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OPINION

Justice Kagan’s Non-Recusal and the Lack of SCOTUS Scrutiny

The opinions expressed by columnists are their own and do not necessarily represent the views of Townhall.com.
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Today the Supreme Court will hear arguments in one of the most high-profile and contentious cases in years – King v. Burwell – which concerns subsidies under the Affordable Care Act.

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The justices could potentially rewrite a portion of the law to ensure that Americans receive subsidies who, on a literal reading, appear not to be entitled to them. Alternatively, they could find in favor of the law’s opponents, cutting off the subsidies and striking a decisive blow that could cripple Obamacare.

While the ACA has been scrutinized ad nauseum here and elsewhere, what hasn’t received enough attention is whether one of the justices should even be participating in the case and how that underscores larger problems about lack of accountability at the court.

Justice Elena Kagan, formerly the U.S. solicitor general under President Obama, now serves in a position to cast the deciding vote on a major piece of legislation her Obama administration colleagues helped craft. While concerns over her apparent conflict of interests in ruling on the case received some coverage the first time Obamacare reached the high court in 2012, the public never received a definitive answer to the question of whether Kagan had a role in crafting a legal defense of the law. Performing such work would have triggered a recusal back then – and would again trigger one now.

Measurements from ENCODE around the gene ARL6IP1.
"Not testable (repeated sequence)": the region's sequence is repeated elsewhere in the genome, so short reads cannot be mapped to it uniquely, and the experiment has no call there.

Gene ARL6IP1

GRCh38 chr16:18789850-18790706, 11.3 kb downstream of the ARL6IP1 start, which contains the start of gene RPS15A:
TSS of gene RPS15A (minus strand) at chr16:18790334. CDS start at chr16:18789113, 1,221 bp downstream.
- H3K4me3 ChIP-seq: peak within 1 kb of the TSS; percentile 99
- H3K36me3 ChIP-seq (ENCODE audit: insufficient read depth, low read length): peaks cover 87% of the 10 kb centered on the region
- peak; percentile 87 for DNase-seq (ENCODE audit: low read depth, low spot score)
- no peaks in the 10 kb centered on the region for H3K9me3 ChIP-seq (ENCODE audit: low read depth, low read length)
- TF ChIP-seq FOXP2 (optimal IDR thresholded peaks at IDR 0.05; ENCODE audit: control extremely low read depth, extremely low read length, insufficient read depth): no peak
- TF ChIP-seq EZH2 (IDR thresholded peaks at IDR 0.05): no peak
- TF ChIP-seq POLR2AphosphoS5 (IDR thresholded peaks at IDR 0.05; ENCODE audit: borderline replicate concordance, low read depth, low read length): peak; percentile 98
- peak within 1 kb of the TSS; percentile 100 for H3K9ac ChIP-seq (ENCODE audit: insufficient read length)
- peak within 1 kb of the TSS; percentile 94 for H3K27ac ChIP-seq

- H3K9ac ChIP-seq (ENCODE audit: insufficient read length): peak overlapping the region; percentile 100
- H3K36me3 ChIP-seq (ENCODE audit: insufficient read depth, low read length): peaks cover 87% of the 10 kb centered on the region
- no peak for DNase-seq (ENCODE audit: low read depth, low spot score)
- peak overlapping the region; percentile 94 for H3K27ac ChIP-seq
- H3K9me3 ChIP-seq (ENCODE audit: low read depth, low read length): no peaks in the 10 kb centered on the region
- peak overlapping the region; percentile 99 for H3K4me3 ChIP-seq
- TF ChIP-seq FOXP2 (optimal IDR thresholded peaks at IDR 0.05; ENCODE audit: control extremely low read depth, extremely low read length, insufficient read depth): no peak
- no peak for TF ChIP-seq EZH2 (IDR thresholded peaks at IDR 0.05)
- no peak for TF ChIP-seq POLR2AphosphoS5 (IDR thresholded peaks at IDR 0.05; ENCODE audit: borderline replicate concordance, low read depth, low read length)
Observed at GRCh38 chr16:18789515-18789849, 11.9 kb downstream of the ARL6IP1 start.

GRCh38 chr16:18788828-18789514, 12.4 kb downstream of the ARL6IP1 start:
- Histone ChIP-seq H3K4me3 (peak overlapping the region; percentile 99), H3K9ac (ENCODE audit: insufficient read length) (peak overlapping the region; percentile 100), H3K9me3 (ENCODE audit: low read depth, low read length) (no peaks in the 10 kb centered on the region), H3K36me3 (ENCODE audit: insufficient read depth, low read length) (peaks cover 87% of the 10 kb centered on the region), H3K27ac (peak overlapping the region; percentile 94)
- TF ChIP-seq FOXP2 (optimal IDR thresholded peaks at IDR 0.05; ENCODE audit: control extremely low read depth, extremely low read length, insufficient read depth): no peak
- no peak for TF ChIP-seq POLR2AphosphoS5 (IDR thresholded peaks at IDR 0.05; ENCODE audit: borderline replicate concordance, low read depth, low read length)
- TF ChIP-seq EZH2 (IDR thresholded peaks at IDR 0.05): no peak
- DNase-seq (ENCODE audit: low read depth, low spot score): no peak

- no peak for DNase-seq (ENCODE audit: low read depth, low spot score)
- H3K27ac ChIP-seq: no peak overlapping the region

The problem is that the law governing recusals put the onus on a justice him or herself to make the decision to sit out a case. “Any justice,” U.S. Code states, “shall disqualify himself in any proceeding in which his impartiality might reasonably be questioned,” including when he “has personal knowledge of disputed evidentiary facts concerning the proceeding.”

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Based on the text of that law, it would seem that leading the Office of the Solicitor General at the time the Affordable Care Act was being written would constitute “personal knowledge of disputed evidentiary facts.”

While we may be too late in King, it’s clear that new rules should be put in place to prevent this situation from happening again. And it starts with the top: Chief Justice John Roberts should institute a rule that would establish a formal recusal reporting procedure, in which justices would submit the reason for their recusal – or, more pointedly, their reason why it’s ethical for them to hear a case in spite of a perceived conflict – to the court’s Public Information Office, which would then post the reason on the court’s website.

Further, the court should make it easier for attorneys and members of the public to file a request for recusal in any case, and the justices should be required to respond to those requests, or at least the most reasonable ones among them. (Try even finding such a form on the Supreme Court’s website.)

Barring an internal fix, Congress should introduce legislation – and while Kagan’s non-recusal has been the example thus far, this is clearly a non-partisan issue – that would require the justices to disclose their recusals and non-recusals as well as a process of review for those decisions.

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While the court is supposedly far removed from politics, we know that’s not the full story. In reality, the court can pursue a political agenda and have extended the scope of their own authority beyond what the Framers intended. And while the independence of the judiciary is sacrosanct, an independent judiciary functions best when its officials are subject to the same level of public scrutiny and are held to the same ethical standards that members of the other branches face.

However today’s case goes – likely with all nine justices sitting on the bench – improving recusal standards is but one way in which to bolster the public’s waning confidence in the court and deliver a better, more accountable government for all American citizens.

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